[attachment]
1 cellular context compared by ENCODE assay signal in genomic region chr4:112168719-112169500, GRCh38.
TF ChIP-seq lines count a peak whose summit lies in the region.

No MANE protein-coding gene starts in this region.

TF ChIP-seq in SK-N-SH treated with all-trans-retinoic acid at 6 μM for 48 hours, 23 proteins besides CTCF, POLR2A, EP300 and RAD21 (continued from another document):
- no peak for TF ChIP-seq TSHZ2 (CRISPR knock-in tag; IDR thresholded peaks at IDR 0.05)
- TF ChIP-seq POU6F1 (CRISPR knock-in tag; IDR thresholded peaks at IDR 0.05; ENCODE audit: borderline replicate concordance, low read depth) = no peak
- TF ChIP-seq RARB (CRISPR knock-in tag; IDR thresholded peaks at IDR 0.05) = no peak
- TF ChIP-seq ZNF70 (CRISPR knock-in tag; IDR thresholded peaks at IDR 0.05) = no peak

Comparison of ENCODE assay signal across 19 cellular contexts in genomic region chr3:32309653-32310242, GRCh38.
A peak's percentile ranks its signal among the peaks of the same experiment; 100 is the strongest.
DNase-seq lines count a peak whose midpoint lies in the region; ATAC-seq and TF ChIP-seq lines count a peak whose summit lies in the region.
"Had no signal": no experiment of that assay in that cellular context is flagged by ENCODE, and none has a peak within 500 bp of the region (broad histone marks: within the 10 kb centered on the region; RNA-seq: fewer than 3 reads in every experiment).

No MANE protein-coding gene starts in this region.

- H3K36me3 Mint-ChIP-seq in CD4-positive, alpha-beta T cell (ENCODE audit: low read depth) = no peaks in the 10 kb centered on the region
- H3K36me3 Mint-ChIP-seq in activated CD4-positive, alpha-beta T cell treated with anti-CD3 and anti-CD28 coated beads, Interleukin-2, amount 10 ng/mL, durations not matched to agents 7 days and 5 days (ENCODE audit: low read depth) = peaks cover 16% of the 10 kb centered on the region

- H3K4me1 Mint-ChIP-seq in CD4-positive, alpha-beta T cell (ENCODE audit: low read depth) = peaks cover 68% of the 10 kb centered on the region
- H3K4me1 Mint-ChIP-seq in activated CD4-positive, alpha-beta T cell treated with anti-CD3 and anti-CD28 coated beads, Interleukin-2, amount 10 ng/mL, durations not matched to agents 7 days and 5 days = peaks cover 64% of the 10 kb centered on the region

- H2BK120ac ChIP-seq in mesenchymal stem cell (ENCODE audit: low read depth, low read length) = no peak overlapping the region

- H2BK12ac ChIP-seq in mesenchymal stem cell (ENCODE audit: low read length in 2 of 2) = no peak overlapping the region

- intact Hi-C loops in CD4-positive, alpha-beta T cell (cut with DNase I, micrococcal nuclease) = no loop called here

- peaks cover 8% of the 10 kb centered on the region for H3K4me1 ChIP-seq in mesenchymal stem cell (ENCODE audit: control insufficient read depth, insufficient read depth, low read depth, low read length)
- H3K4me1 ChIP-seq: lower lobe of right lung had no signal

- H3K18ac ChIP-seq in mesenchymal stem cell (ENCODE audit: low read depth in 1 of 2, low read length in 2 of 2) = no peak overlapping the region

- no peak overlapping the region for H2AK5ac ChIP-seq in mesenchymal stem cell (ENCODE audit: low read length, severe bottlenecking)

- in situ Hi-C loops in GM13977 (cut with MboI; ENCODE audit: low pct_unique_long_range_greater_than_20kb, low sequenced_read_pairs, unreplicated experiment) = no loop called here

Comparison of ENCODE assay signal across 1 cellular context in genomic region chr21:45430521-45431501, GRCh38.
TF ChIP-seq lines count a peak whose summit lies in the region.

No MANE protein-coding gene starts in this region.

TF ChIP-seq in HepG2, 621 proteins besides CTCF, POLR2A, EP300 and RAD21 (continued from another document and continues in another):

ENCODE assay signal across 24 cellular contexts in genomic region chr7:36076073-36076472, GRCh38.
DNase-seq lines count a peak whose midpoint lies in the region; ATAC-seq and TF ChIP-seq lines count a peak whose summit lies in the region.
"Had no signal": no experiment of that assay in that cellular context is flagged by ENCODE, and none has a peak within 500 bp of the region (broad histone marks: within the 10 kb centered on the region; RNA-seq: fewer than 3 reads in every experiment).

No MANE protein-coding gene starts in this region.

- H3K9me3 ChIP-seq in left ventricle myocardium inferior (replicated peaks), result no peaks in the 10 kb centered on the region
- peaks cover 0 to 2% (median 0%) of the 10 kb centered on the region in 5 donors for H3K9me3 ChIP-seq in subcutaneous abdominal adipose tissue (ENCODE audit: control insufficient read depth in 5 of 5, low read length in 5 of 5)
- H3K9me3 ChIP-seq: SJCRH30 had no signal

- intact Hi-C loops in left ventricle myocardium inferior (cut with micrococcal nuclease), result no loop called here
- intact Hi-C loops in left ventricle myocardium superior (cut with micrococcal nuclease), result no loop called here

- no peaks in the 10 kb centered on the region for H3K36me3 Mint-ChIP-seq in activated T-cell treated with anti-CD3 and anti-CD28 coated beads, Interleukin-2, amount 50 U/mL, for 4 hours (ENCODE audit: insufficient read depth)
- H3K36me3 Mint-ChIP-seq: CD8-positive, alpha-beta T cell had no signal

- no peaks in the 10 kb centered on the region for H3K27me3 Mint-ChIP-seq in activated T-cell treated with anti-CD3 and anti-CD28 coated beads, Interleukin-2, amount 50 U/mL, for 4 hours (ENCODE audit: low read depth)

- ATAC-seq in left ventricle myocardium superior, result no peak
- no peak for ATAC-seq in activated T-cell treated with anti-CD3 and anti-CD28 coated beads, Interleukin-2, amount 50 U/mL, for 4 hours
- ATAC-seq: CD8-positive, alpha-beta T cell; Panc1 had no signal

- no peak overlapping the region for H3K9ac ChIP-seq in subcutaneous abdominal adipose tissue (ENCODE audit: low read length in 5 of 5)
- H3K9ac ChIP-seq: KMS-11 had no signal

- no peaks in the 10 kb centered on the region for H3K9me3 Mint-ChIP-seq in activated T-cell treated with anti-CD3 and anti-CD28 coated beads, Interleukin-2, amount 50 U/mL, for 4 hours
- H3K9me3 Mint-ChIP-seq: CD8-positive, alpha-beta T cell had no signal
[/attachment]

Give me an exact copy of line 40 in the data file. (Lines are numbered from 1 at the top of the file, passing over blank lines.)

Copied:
- H3K36me3 Mint-ChIP-seq: CD8-positive, alpha-beta T cell had no signal